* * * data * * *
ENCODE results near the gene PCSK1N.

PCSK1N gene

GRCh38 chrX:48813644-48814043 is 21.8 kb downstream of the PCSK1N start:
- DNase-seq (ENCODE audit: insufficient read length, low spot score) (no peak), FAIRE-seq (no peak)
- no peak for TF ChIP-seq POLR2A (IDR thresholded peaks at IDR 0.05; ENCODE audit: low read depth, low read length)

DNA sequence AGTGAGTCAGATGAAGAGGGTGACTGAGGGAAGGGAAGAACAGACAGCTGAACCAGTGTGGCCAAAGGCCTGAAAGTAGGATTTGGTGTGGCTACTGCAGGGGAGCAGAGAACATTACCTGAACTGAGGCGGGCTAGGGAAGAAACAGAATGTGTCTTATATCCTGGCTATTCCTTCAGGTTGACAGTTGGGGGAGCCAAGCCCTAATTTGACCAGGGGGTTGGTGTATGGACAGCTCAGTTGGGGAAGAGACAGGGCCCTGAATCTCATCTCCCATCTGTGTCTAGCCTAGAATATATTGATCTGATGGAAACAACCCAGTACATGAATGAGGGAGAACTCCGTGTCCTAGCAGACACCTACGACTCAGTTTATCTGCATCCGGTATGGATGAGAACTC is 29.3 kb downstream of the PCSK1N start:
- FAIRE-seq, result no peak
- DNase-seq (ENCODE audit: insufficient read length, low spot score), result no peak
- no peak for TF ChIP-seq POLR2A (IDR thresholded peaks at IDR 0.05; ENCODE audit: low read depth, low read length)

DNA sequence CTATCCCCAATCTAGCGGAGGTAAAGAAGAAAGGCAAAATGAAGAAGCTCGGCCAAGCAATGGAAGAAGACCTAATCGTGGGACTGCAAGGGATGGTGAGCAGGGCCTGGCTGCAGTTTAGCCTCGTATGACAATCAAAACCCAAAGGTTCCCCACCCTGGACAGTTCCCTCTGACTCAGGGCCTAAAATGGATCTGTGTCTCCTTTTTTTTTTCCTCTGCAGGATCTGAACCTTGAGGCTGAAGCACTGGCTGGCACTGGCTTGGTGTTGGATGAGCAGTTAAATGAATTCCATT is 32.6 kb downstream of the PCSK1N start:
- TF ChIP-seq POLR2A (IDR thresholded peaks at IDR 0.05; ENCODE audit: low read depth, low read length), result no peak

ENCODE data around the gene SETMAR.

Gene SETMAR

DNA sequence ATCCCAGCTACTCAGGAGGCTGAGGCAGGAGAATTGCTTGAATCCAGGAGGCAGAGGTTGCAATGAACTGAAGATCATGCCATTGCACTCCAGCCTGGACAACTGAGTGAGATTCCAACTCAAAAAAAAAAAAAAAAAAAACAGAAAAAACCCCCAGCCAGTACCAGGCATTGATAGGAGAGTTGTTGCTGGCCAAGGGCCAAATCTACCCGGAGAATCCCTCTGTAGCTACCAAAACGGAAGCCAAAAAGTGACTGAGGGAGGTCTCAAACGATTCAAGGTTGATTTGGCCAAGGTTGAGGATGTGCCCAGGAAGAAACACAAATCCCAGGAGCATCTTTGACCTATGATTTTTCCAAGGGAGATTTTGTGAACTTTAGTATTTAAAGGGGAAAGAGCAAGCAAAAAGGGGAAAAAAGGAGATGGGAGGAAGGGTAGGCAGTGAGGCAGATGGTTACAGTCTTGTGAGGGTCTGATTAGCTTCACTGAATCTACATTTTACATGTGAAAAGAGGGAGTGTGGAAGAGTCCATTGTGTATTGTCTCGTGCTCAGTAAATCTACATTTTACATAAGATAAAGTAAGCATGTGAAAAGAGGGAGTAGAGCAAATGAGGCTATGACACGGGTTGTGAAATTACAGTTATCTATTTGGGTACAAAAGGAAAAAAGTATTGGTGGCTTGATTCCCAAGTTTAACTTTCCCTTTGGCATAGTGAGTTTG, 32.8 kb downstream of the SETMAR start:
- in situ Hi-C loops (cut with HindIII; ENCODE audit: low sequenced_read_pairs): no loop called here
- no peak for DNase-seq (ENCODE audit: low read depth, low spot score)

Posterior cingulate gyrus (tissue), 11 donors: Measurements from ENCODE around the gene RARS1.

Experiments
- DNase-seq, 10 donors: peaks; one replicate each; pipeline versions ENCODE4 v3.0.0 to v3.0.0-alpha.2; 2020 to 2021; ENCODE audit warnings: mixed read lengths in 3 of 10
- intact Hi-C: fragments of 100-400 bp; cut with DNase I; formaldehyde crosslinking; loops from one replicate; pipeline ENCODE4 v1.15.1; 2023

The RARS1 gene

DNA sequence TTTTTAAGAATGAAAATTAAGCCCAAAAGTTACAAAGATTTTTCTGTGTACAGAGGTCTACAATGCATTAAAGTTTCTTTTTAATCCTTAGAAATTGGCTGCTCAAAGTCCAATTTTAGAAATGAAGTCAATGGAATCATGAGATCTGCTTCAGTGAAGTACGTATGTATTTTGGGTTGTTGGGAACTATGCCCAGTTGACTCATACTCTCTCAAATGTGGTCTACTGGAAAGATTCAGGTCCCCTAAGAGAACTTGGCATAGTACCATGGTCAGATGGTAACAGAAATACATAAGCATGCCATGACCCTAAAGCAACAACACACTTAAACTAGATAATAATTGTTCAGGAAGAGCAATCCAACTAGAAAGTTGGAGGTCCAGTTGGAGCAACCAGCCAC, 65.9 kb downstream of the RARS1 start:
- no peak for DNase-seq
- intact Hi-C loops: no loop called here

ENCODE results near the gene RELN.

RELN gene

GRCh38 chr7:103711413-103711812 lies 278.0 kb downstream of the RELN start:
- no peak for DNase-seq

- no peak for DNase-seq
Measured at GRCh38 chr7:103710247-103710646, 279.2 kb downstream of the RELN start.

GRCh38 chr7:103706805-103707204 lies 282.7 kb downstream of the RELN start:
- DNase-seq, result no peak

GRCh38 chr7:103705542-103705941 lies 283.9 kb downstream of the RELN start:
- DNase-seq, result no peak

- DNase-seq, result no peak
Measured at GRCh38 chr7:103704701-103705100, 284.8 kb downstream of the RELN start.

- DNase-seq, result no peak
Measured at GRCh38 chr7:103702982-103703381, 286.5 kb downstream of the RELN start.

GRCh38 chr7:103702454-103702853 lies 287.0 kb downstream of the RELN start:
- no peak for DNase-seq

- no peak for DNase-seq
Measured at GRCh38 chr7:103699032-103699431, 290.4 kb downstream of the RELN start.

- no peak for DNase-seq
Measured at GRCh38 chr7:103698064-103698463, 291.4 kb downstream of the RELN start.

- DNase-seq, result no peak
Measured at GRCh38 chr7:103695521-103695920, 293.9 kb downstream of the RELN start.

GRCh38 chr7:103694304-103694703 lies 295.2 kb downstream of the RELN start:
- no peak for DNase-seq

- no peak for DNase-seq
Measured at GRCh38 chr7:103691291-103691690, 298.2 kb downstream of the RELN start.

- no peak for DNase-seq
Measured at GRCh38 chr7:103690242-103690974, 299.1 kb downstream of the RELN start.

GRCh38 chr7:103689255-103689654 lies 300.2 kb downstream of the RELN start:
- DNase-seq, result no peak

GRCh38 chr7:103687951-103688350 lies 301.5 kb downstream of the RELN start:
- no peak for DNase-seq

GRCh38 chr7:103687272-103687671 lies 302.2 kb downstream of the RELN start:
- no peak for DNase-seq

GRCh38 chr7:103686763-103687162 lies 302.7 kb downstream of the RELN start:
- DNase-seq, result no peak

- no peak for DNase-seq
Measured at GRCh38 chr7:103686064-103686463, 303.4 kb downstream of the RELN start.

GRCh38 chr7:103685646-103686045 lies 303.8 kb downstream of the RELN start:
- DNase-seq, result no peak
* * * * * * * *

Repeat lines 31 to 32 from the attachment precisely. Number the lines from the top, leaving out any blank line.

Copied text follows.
GRCh38 chr7:103706805-103707204 lies 282.7 kb downstream of the RELN start:
- DNase-seq, result no peak